The models systematically predict that as you go up in the atmosphere in the tropics which are 40% of the earth that the temperature should rise dramatically as you go further up in the atmosphere. So when you get to the level of the jet stream, the computer models are predicting seven times. I didn't say seven-tenths of a degree, I said seven times more warming than is being observed.

It's a fantastic systematic error, and again, that along with the difference between the surface temperatures or rather the lower atmospheric temperatures and what's being observed, that's sufficient to kill the endangerment finding.

Fracking, that's right. And so we're substituting natural gas which is cheaper for coal for electrical generation, and that produces about half as much CO2 per unit electricity as a coal plant does, and so our emissions are going down.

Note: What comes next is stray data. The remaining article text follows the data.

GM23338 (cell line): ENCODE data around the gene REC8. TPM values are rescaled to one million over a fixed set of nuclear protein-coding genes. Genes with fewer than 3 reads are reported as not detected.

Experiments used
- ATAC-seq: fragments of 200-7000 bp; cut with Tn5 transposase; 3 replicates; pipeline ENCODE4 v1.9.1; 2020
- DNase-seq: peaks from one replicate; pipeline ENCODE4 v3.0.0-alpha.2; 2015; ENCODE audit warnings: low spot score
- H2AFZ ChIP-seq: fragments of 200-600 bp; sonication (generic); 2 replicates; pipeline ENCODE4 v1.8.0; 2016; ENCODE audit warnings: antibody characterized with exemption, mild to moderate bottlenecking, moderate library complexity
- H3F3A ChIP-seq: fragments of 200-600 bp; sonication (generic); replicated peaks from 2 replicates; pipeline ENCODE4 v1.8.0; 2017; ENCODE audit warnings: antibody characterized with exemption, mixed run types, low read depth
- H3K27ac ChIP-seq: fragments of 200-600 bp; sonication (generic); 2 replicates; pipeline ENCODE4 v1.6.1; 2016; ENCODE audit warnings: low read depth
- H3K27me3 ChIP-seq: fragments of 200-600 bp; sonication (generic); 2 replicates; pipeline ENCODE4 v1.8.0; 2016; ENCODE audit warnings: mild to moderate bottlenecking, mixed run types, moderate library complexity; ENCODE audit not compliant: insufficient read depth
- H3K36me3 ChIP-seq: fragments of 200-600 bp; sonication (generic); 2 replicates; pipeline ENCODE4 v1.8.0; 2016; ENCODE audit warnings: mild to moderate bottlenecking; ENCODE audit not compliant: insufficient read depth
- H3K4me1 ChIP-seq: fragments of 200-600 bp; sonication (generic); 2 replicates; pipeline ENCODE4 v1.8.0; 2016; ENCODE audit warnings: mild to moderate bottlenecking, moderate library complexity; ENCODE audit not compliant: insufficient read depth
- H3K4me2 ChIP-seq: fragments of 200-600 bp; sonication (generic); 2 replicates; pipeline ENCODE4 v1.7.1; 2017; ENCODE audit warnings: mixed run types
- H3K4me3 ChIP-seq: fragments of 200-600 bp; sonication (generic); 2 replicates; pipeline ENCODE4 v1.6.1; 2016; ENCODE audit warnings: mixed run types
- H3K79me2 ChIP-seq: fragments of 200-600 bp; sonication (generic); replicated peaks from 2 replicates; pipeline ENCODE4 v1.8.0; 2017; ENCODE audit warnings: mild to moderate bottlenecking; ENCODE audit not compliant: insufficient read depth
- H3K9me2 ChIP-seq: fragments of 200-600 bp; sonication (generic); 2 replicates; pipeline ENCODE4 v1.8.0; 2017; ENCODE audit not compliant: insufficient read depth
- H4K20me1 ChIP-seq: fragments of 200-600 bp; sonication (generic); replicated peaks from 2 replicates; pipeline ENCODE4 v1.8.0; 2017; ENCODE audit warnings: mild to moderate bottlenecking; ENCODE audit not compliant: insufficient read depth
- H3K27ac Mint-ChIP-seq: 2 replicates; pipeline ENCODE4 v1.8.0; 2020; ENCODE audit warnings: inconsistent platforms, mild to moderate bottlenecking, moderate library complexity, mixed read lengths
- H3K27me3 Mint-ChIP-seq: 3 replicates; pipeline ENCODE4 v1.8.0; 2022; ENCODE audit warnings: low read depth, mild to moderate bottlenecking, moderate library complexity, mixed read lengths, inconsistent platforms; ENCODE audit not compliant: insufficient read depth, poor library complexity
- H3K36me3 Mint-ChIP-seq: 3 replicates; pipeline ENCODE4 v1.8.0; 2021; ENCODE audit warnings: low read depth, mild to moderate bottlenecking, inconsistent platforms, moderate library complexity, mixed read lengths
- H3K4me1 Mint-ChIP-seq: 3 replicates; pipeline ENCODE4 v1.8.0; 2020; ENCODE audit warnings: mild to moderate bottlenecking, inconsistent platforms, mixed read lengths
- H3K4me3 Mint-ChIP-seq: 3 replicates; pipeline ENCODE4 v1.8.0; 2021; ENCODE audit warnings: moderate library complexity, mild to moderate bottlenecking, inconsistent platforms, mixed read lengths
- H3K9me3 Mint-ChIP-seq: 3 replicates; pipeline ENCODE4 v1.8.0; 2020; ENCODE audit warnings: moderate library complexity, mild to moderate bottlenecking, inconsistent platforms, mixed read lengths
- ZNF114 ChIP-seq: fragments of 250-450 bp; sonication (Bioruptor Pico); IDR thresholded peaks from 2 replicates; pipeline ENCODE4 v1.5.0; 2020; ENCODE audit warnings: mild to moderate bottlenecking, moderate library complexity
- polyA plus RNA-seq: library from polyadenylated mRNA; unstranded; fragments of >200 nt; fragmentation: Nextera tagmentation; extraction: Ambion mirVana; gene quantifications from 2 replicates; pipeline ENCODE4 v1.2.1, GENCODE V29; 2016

Is his opinion offensive? That's the beginning of the failure to have any reasonable discussion.

He may be right, he may be wrong or he may be right on some things and wrong on others. But if you label him as a heretic ("denier") without hearing and appreciating his perspective, then you've failed at any reasonable discussion.

We live in an age of scientocracy, and that's not a good thing. I plucked this off of a site on the subject:

In a Scientocracy, unless you’re a scientist, politician, journalist, or citizen who fully accedes to the consensus, then your opinion not only doesn’t matter, it might even be dangerous.
I'm reminded of a quote from a person I consider to be an intellectual moron:

The science is settled.
Science is never settled. To proclaim such is to kill what it is by its own nature. This is the ignorance of politics at its worst.
 

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If we really wanted to reduce CO2 emissions, we would go nuclear.
But when I was growing up, WE DID GO NUCLEAR or perhaps ballistic. Especially in California, we went nuts. Riots and everything.